I'm not 100% sure I found the constructor, but the circumstantial evidence is pretty solid, and quite interesting. The person I found was born in 1898 in Oklahoma somewhere and passed away in 1980 near Boston. But in between, she worked largely as a reporter, editor, and secretary, in some rather interesting roles. She was an editor for Response, a publication of the United Methodist church that still exists, also an executive secretary for the American Friends of Spanish Democracy (AFSD) in the 30's and at a variety of positions in China (!) after WW II, including with United China Relief as a director of press publicity and with the World Church Religious News Service. She also submitted . . . [this] . . . as a correspondent with China Tribune. I haven't found an obituary for her, but it looks like someone could have written a very interesting one.
Indeed—I searched too but couldn't find one. Thanks so much again for this great research, Todd!
Featured PuzzleToday's featured puzzle, whose constructor is unknown, was published September 12, 1952; edited by Margaret Farrar; and litzed by Nancy Kavanaugh. When I first laid eyes on this themeless's grid, my jaw dropped—in fact, I immediately pulled up my Puzzles to Feature Word document and typed HOME-RUN THEMELESS next to this puzzle's date! I'd observed a number of impressive themelesses with interlocking triple-stacked nines published at the tail end of 1952, but never one with just 68 words. A closer look revealed that, unlike the other interlocking triple-nine-stack puzzles I'd seen, this one had smooth and even lively nine-letter entries, not to mention clean surrounding fill. And check out those wide-open middle sections, which even contain a couple of ten-letter-entries! Unfortunately, the constructor is unknown, though I have a feeling the culprit was Thomas Meekin. Meekin constructed all the other interlocking triple-nine-stack puzzles I've seen thus far, along with a number of other silky smooth 74-word themelesses. In any case, my favorite entries are SEEPAGE, WOMANKIND, IMPUDENCE, PENITENCE, AVALANCHE, MANCHESTER, and RETICENCE. That's a lot of zip for a 68-word stunt puzzle! On the minus side, there are three somewhat contrived -ER/-OR entries (LEVITATOR, INTONER, and PRETENDER), and SLATELESS (clued as "Lacking a list of candidates."), ENCOOP ("Cage, as fowl."), and UNSHARP aren't really in the language. But I'm just picking nits at this point—this puzzle is truly a masterpiece, especially considering that it was built without computer software! The clues are mostly definition-based, though one did stand out to me: "Farouk's $16,800,000 collection." for STAMPS.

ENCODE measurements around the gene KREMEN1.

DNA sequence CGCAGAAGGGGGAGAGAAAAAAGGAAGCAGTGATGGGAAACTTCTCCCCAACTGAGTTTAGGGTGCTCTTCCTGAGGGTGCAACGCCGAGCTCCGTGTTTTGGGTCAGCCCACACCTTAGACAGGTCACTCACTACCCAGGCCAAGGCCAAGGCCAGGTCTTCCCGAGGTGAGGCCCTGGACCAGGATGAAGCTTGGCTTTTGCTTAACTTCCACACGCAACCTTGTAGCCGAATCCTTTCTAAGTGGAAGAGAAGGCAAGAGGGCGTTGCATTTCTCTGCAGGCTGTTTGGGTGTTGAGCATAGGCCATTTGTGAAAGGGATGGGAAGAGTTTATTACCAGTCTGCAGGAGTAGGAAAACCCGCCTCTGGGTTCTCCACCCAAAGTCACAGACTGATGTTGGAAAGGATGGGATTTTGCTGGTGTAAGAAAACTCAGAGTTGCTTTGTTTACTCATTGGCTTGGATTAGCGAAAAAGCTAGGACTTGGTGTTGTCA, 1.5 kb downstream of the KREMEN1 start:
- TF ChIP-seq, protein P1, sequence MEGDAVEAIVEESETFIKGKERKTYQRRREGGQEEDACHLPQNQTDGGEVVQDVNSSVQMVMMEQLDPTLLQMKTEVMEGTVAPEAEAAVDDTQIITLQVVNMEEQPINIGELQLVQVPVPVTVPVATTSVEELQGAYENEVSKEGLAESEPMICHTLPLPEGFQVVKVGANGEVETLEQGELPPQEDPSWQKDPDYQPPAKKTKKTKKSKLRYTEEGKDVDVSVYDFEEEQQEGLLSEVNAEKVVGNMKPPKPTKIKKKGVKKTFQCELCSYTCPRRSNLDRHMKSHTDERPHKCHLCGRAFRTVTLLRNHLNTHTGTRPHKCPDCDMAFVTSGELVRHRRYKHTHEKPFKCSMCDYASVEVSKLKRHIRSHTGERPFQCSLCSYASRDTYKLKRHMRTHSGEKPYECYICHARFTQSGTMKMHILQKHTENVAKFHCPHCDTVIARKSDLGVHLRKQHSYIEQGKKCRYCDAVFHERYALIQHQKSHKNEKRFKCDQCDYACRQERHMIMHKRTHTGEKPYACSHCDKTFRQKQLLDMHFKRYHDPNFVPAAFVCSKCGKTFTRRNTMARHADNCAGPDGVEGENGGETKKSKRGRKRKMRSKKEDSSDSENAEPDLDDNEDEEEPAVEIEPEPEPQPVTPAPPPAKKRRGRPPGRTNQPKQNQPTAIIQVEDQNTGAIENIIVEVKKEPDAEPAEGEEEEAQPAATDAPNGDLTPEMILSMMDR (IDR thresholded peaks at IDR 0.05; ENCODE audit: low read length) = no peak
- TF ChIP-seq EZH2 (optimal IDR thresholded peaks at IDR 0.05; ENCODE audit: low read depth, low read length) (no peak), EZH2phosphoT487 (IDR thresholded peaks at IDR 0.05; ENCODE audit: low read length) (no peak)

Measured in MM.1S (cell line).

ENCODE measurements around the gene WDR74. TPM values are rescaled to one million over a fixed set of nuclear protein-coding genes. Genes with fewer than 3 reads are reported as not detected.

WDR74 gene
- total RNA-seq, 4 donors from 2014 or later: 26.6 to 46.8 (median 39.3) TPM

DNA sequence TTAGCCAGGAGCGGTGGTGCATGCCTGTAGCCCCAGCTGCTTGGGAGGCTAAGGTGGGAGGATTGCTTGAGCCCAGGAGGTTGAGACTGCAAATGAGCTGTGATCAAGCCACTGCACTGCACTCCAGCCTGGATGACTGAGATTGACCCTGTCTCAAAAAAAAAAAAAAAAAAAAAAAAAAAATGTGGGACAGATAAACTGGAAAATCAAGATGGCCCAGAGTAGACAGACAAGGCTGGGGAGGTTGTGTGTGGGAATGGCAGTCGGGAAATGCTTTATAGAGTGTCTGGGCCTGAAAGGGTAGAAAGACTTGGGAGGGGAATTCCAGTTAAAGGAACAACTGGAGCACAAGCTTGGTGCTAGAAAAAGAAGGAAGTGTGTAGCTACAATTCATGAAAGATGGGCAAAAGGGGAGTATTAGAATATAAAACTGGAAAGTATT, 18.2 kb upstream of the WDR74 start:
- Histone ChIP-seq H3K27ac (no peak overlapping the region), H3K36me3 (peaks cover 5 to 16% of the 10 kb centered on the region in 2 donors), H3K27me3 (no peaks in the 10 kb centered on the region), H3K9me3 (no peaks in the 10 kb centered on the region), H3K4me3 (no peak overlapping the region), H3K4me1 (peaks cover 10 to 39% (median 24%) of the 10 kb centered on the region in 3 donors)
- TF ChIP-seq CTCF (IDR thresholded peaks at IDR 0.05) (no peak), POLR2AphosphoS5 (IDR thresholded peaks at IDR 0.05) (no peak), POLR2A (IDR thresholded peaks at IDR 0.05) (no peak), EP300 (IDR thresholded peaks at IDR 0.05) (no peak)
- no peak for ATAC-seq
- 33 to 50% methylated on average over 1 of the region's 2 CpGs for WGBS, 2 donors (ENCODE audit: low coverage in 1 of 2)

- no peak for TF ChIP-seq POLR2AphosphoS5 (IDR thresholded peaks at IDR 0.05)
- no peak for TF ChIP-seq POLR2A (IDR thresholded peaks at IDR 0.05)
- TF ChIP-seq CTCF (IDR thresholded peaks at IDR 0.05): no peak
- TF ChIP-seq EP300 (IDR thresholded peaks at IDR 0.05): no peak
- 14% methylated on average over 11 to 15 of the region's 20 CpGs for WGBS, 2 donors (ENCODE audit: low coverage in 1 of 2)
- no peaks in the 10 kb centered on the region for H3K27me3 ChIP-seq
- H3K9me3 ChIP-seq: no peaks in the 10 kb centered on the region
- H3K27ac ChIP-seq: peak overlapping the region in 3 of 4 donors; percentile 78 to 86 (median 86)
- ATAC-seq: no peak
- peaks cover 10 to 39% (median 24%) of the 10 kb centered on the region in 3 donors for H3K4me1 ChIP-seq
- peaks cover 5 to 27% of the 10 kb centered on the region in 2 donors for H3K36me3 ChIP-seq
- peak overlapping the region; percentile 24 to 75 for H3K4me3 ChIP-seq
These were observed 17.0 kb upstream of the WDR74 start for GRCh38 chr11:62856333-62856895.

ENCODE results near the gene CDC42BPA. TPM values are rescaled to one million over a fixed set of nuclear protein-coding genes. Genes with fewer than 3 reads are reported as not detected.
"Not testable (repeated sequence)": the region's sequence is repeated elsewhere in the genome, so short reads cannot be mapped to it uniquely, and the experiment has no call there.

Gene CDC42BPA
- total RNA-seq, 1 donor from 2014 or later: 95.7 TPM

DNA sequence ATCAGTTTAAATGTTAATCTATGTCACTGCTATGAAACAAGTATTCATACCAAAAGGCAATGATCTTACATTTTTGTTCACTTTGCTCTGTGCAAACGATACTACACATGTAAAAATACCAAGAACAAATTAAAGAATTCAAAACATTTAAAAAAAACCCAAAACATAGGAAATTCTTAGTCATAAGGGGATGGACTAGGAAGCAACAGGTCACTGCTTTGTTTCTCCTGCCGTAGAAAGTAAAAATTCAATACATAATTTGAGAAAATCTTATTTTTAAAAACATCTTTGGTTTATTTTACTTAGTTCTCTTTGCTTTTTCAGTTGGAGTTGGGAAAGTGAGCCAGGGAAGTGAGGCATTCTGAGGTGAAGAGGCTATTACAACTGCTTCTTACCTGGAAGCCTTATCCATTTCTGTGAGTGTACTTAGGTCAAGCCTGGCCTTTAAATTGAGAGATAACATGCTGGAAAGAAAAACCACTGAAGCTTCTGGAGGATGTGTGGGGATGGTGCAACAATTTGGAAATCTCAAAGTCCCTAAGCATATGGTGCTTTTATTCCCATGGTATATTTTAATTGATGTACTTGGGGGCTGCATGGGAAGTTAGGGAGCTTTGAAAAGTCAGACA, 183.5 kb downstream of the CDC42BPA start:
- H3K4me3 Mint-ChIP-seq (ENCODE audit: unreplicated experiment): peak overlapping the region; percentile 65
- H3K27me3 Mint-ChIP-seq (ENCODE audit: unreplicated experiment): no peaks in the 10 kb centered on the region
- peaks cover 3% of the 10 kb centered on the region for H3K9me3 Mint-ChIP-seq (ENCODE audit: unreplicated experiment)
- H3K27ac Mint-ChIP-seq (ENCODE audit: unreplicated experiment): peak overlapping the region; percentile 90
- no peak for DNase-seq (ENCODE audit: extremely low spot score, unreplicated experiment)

|Farouk at around age 16. Image courtesy|
Who was this Farouk figure, and how did he have so much money to devote to philately? Apparently Farouk became king of Egypt in 1936, when he was just 16 years old. I could build crosswords at age 16, but I can't imagine ruling a country at such a young age! If I did have such an opportunity, I'd probably spend the money on crossword paraphernalia rather than on stamps, but that's beside the point. Farouk was deposed in 1952 during the Egyptian Revolution, and many of his royal possessions were confiscated, including collections of coins, cars, and even pornography! That's a fun bit of history, though it didn't impress me quite as much as this week's featured puzzle, which can be seen below: